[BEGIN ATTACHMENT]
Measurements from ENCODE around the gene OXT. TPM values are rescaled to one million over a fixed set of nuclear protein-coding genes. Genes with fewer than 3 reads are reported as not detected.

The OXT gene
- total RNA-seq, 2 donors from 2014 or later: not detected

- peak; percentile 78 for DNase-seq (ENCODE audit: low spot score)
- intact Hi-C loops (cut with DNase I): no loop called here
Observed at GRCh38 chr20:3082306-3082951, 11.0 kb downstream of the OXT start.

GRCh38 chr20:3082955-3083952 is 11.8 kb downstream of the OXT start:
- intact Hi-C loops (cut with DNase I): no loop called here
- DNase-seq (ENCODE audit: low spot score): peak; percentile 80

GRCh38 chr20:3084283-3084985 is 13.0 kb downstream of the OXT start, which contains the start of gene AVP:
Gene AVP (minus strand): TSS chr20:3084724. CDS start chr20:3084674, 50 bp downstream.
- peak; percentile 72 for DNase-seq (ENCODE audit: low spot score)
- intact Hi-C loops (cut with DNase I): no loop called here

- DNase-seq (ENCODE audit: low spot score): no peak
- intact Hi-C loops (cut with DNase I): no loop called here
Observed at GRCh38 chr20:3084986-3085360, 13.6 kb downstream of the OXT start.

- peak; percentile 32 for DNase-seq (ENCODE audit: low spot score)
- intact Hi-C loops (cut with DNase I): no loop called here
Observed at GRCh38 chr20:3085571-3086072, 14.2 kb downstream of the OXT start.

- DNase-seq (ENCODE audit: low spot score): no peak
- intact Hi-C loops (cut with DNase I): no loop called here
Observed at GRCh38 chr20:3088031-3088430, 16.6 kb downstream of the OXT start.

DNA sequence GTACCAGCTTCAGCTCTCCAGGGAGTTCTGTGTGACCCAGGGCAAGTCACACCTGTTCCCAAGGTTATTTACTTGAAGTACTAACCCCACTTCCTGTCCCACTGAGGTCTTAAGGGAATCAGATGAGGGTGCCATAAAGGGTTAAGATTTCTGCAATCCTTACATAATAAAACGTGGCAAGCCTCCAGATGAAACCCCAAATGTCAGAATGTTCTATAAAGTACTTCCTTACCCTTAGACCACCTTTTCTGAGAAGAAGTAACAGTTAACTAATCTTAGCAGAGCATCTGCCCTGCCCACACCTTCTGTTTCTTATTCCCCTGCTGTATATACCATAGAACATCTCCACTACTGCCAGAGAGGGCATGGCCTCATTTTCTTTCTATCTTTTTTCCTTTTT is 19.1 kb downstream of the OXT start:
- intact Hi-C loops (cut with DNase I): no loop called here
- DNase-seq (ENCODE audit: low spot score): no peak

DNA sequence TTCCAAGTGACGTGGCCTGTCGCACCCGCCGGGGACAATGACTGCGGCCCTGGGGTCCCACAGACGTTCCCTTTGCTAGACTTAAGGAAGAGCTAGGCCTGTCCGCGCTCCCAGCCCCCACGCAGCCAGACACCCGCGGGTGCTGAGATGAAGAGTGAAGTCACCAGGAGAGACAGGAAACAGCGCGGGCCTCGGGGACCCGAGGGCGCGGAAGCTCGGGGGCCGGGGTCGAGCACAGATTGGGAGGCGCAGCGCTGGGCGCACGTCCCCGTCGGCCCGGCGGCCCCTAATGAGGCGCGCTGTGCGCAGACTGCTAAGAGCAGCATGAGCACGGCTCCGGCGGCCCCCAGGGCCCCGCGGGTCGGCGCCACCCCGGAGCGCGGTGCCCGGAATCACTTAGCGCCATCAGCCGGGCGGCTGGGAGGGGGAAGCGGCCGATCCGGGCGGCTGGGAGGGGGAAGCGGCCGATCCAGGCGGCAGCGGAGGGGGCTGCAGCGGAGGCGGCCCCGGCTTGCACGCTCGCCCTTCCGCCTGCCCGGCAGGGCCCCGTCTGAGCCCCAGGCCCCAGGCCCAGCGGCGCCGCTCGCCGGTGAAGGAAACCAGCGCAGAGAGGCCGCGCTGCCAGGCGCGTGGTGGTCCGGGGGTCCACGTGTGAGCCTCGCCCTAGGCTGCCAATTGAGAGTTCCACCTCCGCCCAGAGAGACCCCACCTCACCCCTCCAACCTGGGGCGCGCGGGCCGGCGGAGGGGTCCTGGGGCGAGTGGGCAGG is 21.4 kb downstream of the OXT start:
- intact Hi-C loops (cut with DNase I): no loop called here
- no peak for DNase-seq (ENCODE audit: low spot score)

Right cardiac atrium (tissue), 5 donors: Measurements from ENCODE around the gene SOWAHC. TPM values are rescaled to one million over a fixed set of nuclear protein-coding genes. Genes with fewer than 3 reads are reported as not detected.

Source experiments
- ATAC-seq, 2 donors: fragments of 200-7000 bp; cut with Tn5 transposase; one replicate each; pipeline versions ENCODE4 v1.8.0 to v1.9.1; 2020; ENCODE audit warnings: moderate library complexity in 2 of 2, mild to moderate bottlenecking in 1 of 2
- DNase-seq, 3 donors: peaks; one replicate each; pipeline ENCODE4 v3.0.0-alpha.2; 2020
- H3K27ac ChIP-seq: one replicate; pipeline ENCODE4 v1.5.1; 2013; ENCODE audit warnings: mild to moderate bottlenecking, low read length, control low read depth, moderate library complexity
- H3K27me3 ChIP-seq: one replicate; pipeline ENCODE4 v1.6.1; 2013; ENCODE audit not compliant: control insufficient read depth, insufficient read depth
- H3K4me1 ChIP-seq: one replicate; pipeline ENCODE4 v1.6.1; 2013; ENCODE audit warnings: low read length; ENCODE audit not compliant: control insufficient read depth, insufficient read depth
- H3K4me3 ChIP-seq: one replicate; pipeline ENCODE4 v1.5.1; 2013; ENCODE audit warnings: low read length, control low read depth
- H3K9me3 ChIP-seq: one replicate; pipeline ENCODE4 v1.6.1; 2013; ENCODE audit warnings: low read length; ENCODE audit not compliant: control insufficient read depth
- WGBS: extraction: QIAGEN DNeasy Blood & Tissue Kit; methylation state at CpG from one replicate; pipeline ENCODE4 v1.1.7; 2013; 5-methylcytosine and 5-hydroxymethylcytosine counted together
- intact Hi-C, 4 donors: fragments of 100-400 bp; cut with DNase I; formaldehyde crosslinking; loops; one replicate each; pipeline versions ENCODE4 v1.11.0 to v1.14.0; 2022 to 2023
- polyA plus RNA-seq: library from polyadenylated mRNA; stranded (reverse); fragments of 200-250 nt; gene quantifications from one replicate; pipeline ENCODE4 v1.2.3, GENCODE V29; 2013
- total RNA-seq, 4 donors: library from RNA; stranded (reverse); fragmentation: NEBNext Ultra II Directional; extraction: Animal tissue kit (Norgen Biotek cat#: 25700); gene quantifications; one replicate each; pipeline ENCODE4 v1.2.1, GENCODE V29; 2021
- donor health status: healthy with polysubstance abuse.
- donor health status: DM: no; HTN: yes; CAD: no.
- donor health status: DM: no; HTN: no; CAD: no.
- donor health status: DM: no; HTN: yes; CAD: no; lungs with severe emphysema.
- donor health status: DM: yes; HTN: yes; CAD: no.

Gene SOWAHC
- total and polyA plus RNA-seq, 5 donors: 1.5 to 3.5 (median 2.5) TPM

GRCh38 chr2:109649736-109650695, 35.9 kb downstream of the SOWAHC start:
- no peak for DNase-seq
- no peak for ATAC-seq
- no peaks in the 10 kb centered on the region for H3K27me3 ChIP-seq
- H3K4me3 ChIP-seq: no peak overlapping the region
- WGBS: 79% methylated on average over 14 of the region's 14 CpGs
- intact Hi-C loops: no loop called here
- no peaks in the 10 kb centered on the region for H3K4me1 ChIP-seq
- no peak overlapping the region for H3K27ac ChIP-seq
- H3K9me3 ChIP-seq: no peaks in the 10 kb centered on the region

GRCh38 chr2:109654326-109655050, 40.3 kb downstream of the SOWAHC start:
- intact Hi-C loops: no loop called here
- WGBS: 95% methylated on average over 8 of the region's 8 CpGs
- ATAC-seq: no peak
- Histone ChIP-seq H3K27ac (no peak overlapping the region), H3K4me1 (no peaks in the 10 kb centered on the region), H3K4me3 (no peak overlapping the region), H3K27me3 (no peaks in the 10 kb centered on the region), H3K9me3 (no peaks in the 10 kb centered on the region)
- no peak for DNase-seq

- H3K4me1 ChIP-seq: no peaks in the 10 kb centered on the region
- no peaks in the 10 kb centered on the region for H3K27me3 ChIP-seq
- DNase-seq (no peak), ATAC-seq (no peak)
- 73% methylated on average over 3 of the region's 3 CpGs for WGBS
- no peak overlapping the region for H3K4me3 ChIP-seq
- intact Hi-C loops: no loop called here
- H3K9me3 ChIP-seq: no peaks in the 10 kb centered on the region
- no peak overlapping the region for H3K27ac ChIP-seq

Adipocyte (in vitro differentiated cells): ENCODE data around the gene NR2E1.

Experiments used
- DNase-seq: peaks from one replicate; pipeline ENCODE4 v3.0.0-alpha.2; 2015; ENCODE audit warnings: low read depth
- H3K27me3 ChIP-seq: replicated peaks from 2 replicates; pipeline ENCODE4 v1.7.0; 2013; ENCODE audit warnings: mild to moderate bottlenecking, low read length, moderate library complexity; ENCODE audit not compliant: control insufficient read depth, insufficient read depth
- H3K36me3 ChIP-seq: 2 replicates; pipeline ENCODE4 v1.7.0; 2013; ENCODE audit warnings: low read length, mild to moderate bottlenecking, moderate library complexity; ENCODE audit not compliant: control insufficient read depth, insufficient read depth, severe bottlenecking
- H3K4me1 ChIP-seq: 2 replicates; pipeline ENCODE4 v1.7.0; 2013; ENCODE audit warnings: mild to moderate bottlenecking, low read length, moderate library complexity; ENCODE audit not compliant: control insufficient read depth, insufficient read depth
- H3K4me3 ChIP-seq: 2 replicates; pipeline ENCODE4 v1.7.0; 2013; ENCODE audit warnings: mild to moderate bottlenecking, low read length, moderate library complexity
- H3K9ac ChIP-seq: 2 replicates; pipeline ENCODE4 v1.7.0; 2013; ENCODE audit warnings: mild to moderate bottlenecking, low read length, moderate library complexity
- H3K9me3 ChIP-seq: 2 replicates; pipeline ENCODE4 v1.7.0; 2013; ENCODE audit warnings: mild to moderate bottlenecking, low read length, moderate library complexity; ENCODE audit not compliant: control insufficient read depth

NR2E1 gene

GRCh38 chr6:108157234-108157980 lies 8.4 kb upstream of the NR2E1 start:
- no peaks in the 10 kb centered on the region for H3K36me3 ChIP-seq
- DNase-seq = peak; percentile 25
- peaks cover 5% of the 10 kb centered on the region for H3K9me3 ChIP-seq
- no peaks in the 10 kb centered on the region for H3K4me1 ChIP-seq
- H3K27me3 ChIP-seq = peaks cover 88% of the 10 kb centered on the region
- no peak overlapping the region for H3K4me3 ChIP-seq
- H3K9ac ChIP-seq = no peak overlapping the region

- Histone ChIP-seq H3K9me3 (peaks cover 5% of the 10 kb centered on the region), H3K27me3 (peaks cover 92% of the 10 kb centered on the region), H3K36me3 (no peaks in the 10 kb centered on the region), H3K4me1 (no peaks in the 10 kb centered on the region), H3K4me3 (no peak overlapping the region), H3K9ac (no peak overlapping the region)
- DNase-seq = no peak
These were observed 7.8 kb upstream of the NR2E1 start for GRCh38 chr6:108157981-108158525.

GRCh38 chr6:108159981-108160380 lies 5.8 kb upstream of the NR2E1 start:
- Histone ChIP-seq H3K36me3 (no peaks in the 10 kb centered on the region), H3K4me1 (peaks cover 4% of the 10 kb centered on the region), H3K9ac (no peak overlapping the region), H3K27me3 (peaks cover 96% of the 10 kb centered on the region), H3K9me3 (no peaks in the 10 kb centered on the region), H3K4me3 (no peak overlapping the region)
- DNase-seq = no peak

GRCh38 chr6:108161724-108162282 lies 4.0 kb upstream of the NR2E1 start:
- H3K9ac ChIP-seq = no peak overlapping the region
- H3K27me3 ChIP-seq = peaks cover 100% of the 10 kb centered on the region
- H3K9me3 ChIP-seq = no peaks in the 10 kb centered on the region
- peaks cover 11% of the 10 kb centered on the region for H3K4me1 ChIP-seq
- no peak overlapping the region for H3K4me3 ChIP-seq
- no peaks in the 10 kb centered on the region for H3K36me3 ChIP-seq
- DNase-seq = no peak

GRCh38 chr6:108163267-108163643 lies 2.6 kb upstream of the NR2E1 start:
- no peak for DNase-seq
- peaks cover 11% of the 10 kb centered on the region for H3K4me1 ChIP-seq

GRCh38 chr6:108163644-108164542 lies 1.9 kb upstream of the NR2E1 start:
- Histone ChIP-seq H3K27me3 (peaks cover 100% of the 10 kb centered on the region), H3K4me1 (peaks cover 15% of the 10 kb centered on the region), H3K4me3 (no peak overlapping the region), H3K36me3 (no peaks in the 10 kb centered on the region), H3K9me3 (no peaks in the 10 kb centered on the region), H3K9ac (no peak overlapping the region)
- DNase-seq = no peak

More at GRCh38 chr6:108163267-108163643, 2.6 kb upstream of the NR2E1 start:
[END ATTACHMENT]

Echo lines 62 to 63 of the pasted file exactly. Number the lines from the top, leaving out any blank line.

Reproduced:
- ATAC-seq: no peak
- Histone ChIP-seq H3K27ac (no peak overlapping the region), H3K4me1 (no peaks in the 10 kb centered on the region), H3K4me3 (no peak overlapping the region), H3K27me3 (no peaks in the 10 kb centered on the region), H3K9me3 (no peaks in the 10 kb centered on the region)